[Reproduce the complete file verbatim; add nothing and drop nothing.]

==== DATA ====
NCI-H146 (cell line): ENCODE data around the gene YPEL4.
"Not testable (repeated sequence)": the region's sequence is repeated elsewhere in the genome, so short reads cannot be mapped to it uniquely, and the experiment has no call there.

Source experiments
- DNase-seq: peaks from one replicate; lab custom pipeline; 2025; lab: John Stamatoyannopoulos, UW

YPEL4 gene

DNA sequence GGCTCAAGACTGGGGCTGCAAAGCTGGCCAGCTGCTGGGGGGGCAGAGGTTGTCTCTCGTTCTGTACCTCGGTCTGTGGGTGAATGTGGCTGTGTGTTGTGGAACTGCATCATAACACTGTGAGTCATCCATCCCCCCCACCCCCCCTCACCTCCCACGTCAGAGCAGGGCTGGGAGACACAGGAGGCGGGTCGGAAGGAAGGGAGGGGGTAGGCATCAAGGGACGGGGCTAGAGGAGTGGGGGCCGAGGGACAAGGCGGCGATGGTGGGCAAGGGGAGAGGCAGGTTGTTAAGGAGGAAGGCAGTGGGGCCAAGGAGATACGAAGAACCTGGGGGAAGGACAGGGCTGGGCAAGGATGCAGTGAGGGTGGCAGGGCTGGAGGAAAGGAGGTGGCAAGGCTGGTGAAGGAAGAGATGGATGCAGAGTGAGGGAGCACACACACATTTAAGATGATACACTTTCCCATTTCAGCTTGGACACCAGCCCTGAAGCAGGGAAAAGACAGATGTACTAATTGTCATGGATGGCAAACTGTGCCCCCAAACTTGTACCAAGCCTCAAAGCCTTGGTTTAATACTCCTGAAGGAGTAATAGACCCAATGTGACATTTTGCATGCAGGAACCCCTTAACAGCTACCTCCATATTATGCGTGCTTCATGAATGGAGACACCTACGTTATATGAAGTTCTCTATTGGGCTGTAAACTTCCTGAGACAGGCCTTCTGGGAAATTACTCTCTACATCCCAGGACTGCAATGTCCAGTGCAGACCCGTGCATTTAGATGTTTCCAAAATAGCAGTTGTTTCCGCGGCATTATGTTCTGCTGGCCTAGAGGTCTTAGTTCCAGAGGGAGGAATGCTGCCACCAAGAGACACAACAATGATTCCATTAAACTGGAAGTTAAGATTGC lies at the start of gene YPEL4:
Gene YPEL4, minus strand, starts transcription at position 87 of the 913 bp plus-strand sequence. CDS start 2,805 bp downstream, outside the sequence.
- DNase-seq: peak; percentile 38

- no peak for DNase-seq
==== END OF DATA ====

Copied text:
NCI-H146 (cell line): ENCODE data around the gene YPEL4.
"Not testable (repeated sequence)": the region's sequence is repeated elsewhere in the genome, so short reads cannot be mapped to it uniquely, and the experiment has no call there.

Source experiments
- DNase-seq: peaks from one replicate; lab custom pipeline; 2025; lab: John Stamatoyannopoulos, UW

YPEL4 gene

DNA sequence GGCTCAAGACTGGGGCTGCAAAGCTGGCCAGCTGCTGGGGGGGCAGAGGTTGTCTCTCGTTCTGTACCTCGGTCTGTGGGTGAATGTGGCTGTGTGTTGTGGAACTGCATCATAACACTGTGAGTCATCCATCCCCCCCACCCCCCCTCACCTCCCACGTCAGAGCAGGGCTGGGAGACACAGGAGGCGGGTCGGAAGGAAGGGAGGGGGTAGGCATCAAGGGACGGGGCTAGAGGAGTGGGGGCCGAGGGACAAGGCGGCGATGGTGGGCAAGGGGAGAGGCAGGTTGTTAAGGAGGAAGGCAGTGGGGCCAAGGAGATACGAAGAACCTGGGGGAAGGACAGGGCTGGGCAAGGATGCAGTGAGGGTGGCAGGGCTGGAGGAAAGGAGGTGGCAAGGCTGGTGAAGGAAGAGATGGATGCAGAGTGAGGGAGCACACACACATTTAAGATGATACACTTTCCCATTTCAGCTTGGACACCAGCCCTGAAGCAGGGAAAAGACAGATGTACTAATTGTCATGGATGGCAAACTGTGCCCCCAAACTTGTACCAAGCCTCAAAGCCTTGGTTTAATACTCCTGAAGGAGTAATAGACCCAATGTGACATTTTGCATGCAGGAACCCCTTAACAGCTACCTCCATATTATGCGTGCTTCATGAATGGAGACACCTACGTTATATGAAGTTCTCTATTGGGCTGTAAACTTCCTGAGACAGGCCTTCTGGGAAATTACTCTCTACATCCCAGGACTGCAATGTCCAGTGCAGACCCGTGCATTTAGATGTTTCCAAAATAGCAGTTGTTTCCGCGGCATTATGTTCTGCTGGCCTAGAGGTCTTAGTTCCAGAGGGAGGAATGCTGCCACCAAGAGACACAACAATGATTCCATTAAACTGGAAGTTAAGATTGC lies at the start of gene YPEL4:
Gene YPEL4, minus strand, starts transcription at position 87 of the 913 bp plus-strand sequence. CDS start 2,805 bp downstream, outside the sequence.
- DNase-seq: peak; percentile 38

- no peak for DNase-seq